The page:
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Emigration, Remittances and the Subjective Well-Being of Those Staying Behind

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  • Ivlevs, Artjoms

    () (University of the West of England, Bristol)

  • Nikolova, Milena

    () (University of Groningen)

  • Graham, Carol Lee

    () (Brookings Institution)

Abstract

Despite growing academic and policy interest in the subjective well-being consequences of emigration for those left behind, existing studies have focused on single origin countries or specific world regions. Our study is the first to offer a global perspective on the well-being consequences of emigration for those staying behind using several subjective well-being measures (evaluations of best possible life, positive affect, stress, and depression). Drawing upon Gallup World Poll data for 114 countries during 2009-2011, we find that both having family members abroad and receiving remittances are positively associated with evaluative well-being (evaluations of best possible life) and positive affect (measured by an index of variables related to experiencing positive feelings at a particular point in time). Our analysis provides novel results showing that remittances are particularly beneficial for evaluative well-being in less developed and more unequal contexts; in richer countries, only the out-migration of family members is positively associated with life evaluations, while remittances have no additional association. We also find that having household members abroad is linked with increased stress and depression, which are not offset by remittances. The out-migration of family members appears more traumatic in contexts where migration is less common, such as more developed countries, and specific world regions, such as Latin America and Sub-Saharan Africa, as well as among women. Relying on subjective well-being measures, which reflect both material and non-material aspects of life and are broad measures of well-being, allows us to provide additional insights and a more well-rounded picture of the possible consequences of emigration on migrant family members staying behind relative to standard outcomes employed in the literature, such as the left-behind's consumption, income or labor market responses.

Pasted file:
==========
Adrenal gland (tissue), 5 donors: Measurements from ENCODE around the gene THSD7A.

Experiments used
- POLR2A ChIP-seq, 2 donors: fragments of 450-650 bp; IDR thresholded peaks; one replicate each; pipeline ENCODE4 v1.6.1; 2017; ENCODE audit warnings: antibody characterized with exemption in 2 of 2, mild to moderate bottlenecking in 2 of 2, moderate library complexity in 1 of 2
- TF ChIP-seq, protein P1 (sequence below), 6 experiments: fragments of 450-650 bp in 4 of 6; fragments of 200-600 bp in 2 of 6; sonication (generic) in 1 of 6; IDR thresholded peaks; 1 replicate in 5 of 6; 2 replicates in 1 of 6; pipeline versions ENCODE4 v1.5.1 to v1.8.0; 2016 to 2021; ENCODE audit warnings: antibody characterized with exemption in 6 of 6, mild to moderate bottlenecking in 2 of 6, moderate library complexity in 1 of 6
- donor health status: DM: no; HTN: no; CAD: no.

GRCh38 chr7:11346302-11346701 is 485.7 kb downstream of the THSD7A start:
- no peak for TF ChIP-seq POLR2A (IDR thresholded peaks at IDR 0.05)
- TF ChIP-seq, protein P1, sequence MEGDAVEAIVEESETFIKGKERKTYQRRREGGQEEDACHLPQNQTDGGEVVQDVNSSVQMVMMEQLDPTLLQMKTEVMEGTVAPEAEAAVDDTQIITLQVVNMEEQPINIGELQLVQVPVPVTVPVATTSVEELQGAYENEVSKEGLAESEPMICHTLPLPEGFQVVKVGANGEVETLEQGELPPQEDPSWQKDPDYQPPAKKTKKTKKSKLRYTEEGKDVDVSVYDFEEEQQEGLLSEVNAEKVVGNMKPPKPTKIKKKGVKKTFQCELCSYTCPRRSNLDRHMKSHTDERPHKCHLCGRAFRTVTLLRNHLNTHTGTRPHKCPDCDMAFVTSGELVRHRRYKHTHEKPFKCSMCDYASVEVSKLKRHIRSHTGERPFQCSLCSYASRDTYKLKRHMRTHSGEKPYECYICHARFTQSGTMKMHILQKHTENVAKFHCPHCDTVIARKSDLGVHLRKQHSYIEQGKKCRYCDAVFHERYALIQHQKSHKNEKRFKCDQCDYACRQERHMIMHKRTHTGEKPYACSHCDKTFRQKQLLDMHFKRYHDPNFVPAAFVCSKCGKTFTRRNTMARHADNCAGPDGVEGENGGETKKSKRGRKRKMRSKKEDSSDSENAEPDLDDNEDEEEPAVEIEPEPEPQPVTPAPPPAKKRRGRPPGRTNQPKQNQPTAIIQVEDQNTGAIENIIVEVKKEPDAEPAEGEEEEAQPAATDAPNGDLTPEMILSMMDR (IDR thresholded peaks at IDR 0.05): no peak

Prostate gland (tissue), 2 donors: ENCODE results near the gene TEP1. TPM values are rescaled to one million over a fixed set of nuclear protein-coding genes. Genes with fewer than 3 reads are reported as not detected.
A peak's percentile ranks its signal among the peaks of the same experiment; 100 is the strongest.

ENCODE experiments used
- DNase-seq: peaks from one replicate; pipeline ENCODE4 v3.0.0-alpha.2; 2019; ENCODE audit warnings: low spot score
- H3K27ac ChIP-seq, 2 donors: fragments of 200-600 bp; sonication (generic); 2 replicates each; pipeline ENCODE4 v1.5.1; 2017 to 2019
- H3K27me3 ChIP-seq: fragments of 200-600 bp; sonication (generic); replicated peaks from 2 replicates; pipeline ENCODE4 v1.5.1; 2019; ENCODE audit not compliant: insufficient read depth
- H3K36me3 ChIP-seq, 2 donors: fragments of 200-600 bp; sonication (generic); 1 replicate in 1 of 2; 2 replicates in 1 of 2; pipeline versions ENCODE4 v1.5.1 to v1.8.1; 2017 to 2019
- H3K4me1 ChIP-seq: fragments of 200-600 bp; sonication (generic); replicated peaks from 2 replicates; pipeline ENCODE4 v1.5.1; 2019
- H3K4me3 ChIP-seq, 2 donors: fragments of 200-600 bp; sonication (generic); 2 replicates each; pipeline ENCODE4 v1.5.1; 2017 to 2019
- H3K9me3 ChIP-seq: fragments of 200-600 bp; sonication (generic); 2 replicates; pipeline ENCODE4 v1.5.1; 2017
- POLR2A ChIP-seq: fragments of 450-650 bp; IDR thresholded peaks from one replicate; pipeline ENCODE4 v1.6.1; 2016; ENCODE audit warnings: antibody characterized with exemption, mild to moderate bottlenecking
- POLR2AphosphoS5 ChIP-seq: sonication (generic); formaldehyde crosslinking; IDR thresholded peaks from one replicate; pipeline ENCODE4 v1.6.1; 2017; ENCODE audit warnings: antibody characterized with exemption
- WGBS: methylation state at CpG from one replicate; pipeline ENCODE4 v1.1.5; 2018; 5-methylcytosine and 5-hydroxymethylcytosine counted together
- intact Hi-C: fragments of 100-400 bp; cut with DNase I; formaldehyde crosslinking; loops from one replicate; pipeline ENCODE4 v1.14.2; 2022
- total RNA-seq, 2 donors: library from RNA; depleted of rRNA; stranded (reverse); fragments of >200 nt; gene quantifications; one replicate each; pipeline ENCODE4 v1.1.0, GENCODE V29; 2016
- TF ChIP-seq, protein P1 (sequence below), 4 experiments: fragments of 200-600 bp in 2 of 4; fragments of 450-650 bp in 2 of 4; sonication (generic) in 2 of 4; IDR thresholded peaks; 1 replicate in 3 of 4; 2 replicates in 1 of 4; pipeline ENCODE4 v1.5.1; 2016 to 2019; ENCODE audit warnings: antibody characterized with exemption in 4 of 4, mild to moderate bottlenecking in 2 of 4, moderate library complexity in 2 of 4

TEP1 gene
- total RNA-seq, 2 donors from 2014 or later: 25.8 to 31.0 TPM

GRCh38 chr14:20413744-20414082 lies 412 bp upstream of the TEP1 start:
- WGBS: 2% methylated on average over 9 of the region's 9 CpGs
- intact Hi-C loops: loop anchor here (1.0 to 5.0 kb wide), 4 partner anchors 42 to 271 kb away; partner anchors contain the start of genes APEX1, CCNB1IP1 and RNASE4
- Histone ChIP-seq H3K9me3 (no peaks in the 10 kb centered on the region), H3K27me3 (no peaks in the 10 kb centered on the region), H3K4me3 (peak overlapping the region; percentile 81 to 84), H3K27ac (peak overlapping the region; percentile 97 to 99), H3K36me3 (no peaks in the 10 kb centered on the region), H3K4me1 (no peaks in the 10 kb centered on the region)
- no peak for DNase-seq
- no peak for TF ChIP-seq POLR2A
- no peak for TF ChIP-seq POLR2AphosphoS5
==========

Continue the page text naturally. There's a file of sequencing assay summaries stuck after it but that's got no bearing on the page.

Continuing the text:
Suggested Citation

  • Ivlevs, Artjoms & Nikolova, Milena & Graham, Carol Lee, 2018. "Emigration, Remittances and the Subjective Well-Being of Those Staying Behind," IZA Discussion Papers 11437, Institute of Labor Economics (IZA).
  • Handle: RePEc:iza:izadps:dp11437
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    1. Emigration, Remittances and the Subjective Well-Being of Those Staying Behind
      by maximorossi in NEP-LTV blog on 2018-12-10 19:26:33

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    Cited by:

    1. Iddisah Sulemana & Louis Doabil & Ebenezer Bugri Anarfo, 2019. "International Remittances and Subjective Wellbeing in Sub-Saharan Africa: A Micro-level Study," Journal of Family and Economic Issues, Springer, vol. 40(3), pages 524-539, September.
    2. Paulone, Sara & Ivlevs, Artjoms, 2019. "Emigration and alcohol consumption among migrant household members staying behind: Evidence from Kyrgyzstan," Social Science & Medicine, Elsevier, vol. 221(C), pages 40-48.
    3. Tachibana, Towa & Goto, Rie & Sakurai, Takeshi & Rayamajhi, Santosh & Adhikari, Angel & Dow, William H., 2019. "Do remittances alleviate negative impacts of disaster on mental health? A case of the 2015 Nepal earthquake," Social Science & Medicine, Elsevier, vol. 238(C), pages 1-1.
    4. Paulone, Sara & Ivlevs, Artjoms, 2019. "Emigration and Alcohol Consumption among Migrant Household Members Staying Behind: Evidence from Kyrgyzstan," IZA Discussion Papers 12075, Institute of Labor Economics (IZA).
    5. Ivlevs, Artjoms & King, Roswitha M., 2019. "To Europe or Not to Europe? Migration and Public Support for Joining the European Union in the Western Balkans," IZA Discussion Papers 12254, Institute of Labor Economics (IZA).

    More about this item

    Keywords

    Cantril ladder of life; stress; depression; remittances; migration; happiness; Gallup World Poll;

    JEL classification:

    • F22 - International Economics - - International Factor Movements and International Business - - - International Migration
    • F24 - International Economics - - International Factor Movements and International Business - - - Remittances
    • I3 - Health, Education, and Welfare - - Welfare, Well-Being, and Poverty
    • J61 - Labor and Demographic Economics - - Mobility, Unemployment, Vacancies, and Immigrant Workers - - - Geographic Labor Mobility; Immigrant Workers

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